In February 2009, Bahta accompanied her employers to the United States on a tourist visa that the employers arranged for her, traveling from Saudi Arabia to Washington, D.C. In her affidavit, Bahta stated that she attended church while in Washington and, for the first time in years, "prayed without looking over my shoulders in fear of being arrested." She became concerned about returning to Saudi Arabia and, on the advice of an Ethiopian woman whom she met at the hotel, called a distant relative in Boston who urged her to travel to that city by bus. In early March, roughly two weeks after Bahta arrived in Washington, the Ethiopian woman took Bahta to the bus. Although Bahta asked her employers for her passport before she traveled, they refused to give it to her until she returned with them to Saudi Arabia. In Boston, she regularly attended the Ethiopian Evangelical Church, which she described as the local branch of the Pentecostal Church of Ethiopia.

         Bahta's testimony was supplemented by various documents: the asylum application itself, with its accompanying affidavit; a photocopy of her United States visa showing her employment as a "personal or domestic employee" of the Saudi family; country conditions reports and articles describing the treatment of religious minorities in Eritrea; hand-dated photographs of her family in Eritrea; translated letters from her mother and the friend whom Bahta said had influenced her to convert to the Pentecostal religion; and a letter from the pastor of her Boston church.

         In an oral ruling announced at the conclusion of the merits hearing, the IJ expressed "serious doubts" about Bahta's credibility and highlighted two discrepancies arising from Bahta's testimony. First, Bahta's asylum application stated that she entered the United States in Boston, although she testified that she came with her Saudi employers to Washington, D.C., and later traveled to Boston.[3] The IJ also questioned the timing of Bahta's move from Eritrea to Saudi Arabia, reviewing, in detail, an exchange that took place between Bahta and the representative of the Department of Homeland Security ("DHS") during cross-examination. Bahta was asked if the visa application completed by her employers stated that she had been their babysitter in Saudi Arabia for five years -- timing that would have overlapped with her reported arrest in Eritrea in 2008. Bahta responded, "That might be true, because they did everything." After stating that Bahta's explanation for the discrepancy "was not clear to the Court, " the IJ went on to note that "the respondent did not emphatically deny that she had worked for this family in Saudi Arabia for five years."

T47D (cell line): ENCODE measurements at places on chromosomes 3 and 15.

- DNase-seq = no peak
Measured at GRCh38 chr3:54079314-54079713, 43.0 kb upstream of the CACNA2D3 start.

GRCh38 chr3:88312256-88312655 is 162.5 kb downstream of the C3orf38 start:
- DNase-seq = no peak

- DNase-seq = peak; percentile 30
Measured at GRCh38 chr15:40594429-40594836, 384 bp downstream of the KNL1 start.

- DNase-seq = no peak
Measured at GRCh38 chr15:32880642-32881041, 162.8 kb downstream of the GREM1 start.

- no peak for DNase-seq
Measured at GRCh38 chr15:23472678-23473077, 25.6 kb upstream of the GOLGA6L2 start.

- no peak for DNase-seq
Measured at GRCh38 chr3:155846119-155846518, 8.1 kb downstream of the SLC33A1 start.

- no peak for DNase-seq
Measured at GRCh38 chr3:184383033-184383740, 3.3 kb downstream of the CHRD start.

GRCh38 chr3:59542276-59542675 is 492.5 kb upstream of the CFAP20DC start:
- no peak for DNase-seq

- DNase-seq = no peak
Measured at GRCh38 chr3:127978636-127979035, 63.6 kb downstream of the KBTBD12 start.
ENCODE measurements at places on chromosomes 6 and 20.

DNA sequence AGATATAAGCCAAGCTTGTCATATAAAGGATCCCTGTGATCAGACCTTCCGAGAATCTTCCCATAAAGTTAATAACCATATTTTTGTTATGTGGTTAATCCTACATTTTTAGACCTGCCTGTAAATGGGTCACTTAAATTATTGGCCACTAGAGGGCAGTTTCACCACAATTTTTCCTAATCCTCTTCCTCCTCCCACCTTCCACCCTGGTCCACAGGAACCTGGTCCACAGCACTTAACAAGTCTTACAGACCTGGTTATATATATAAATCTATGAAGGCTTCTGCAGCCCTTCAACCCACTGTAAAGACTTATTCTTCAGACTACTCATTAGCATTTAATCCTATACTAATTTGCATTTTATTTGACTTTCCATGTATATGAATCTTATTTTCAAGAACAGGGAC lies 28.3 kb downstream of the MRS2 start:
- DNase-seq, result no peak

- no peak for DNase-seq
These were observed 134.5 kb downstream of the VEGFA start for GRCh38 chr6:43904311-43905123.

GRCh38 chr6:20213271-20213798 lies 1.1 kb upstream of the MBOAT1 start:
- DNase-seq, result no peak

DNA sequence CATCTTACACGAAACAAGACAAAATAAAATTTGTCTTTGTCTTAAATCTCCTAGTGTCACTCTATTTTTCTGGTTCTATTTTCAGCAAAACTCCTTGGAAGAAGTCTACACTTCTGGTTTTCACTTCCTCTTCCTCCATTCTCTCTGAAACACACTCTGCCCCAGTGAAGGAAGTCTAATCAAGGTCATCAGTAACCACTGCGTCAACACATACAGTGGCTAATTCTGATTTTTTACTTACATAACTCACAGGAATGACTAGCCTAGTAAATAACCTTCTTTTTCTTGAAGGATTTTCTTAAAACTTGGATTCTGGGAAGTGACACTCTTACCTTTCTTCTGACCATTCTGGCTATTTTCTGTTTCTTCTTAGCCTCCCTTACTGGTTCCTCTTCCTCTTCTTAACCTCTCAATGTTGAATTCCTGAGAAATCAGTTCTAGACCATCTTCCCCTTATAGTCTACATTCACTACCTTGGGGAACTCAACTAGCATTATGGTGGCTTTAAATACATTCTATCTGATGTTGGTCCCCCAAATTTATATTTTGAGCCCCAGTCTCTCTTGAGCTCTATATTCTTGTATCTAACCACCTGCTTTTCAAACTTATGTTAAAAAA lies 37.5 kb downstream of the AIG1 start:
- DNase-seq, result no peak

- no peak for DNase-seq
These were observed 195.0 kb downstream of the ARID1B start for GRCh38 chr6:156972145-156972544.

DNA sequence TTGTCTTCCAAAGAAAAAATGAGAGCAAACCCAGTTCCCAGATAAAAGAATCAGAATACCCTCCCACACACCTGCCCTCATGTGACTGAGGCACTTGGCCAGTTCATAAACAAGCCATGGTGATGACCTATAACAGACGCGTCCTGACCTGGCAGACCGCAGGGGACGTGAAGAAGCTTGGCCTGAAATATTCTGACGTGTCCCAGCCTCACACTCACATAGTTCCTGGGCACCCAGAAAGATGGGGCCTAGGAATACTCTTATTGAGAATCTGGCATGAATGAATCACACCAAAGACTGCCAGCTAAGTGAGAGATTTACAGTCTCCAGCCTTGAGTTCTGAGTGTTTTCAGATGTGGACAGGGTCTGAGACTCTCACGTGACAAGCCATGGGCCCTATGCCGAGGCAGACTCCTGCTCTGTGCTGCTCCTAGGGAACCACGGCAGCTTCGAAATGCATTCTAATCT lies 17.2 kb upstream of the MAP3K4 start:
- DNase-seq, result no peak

Although the IJ refrained from making an explicit adverse credibility finding regarding Bahta's testimony, the judge examined whether Bahta's supporting documents provided "corroborating, objective, credible evidence to rehabilitate [her] testimony, " and concluded that the submissions fell short. The IJ stated that Bahta "offered no proof other than her own self-serving testimony that she was in Eritrea between 2004 and 2009[, ] . . . and specifically in 2008 when she is alleged to have been arrested for the second time." The IJ discounted the family photographs as evidence of Bahta's presence in Eritrea at the relevant time because there was no foundation provided for the handwritten dates on them.

         Further, the IJ noted that Bahta had not provided "any credible objective evidence that she actually was a member of the Pentecostal Church in Eritrea." Acknowledging Bahta's testimony that she could not get letters from the church because it had been closed by the government, the IJ questioned Bahta's failure "to obtain letters from any individuals or the testimony of any witnesses." The IJ also noted the absence of testimony or a letter from the relative in Boston whom Bahta said she contacted after she arrived in Washington. As for the country conditions reports, the IJ stated that "none of them mention the targeting of Pentecostals by the ...